Much of the IT industry, especially in smaller companies, is only now coming to the realization of the impact of Sarbanes-Oxley or SOX. Denis Drouin of Ernst & Young gave a very interesting and informative talk to an enthusiastic group of VANTUG members on June 21. Denis works as a SOX IT Auditor and has been 'very' busy over the past couple of years! Judging by the audience reaction and questioning a good deal of what Denis presented was something of an 'eye-opener'. For example, all publicly traded companies regardless of market cap must comply. The penalty for persistent non-compliance or refusal to comply can be a 'cease trading' order.

A number of people were under the mistaken impression that 'smaller' companies were exempt. The only concession to 'smaller' companies (defined as under $75 million market cap) is an extension to the compliance date until the end of this year. The object of SOX is to make company executives formally financially accountable to their shareholders. IT is affected in that the company's financial and business systems are usually managed via IT systems. The auditors must be satisfied that the company financials are true and correct. Typically 2 different audits are involved; one is a straight financial audit to look for 'creative' accounting and an IT audit to demonstrate that the data that is used in the company financials has been processed correctly and is not open to any form of tampering from inside or outside of the company.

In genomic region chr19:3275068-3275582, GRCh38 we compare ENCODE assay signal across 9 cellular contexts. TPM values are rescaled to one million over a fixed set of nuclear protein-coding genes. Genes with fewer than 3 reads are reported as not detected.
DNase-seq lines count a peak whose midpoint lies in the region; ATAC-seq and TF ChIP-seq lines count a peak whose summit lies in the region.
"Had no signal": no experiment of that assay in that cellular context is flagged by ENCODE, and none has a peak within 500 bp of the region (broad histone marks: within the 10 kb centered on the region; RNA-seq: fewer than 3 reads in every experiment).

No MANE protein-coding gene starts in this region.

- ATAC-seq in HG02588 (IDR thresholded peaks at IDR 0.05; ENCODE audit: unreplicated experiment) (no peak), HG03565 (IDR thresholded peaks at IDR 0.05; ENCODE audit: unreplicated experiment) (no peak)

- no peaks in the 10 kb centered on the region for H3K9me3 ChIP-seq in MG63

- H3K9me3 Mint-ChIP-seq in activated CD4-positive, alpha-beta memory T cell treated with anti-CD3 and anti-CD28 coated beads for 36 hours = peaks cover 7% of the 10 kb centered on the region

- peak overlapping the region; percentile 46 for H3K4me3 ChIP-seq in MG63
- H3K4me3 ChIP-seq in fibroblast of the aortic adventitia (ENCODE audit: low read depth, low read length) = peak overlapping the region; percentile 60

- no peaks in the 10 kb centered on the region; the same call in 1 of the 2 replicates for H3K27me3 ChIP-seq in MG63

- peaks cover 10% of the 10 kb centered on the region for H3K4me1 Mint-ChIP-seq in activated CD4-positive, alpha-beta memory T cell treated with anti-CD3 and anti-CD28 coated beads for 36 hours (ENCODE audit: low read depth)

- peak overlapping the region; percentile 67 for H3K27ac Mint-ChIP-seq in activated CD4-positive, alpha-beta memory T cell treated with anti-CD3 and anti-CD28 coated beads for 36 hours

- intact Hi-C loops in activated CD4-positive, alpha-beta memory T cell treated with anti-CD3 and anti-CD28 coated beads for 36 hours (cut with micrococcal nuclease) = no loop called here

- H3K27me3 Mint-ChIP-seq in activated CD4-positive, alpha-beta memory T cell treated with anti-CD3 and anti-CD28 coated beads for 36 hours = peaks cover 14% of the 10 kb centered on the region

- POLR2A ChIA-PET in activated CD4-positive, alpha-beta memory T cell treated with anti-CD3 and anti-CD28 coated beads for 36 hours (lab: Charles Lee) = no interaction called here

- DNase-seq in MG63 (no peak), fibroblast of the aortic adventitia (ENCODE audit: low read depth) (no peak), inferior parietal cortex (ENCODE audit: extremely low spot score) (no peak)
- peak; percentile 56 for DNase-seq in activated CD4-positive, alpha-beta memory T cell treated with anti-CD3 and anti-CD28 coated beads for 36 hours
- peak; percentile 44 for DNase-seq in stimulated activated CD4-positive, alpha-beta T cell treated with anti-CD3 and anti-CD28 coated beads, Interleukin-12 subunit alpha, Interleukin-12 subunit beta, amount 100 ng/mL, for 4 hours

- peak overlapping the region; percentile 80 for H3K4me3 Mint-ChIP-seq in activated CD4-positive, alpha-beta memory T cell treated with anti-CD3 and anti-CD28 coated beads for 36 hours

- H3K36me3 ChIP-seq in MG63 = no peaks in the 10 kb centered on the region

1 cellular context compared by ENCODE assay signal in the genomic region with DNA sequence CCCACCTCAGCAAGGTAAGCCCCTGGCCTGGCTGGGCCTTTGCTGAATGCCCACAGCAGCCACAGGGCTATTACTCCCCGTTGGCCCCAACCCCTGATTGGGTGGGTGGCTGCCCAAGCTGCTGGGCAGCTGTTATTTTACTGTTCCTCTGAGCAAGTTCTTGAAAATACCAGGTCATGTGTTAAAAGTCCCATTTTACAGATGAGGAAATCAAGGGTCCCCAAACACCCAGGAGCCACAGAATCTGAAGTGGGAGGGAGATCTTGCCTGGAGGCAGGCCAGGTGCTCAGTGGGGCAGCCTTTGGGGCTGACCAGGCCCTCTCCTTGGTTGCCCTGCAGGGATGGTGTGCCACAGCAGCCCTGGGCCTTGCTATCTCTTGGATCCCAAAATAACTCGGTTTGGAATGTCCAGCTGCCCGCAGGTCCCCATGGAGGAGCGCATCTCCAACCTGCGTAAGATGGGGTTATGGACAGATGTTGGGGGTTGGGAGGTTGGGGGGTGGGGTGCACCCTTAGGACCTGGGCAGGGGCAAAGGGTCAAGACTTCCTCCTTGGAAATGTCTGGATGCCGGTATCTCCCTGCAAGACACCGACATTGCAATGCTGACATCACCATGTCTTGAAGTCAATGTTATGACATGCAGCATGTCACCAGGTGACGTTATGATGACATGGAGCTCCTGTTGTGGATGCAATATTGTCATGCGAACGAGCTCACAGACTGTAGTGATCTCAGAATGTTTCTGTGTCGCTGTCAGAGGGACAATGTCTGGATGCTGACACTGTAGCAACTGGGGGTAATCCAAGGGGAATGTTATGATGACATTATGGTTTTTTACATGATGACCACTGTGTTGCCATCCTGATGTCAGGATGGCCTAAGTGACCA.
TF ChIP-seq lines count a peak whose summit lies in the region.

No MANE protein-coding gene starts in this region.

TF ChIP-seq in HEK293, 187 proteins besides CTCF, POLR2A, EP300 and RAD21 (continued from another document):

The impact on some companies has been such they have had to suspend a large portion of their planned work in order to get their house in order for an audit. Well documented procedures (you all have your procedures documented, right?) go a long way towards passing the audit. However, you must, of course, 'walk the talk' and be able to demonstrate that they work and are followed. The auditor will carry out tests on your procedures. Some small companies have complained bitterly that to come into compliance could literally put them out of business because of the cost of preparing for compliance and at the same time the disruption to their business. They have also argued that in the greater scheme of things that they have little economic impact. That misses the point, which is responsibility to the shareholders whether the company is big or small! At the same time the aim of SOX is not to cripple anyone and the auditors do their best to find a way to achieve a positive result for everyone.

If you are interested in Denis Drouin's presentation it can be downloaded from http://www.vantug.com/Default.aspx?tabid=154

Cheers
Graham Jones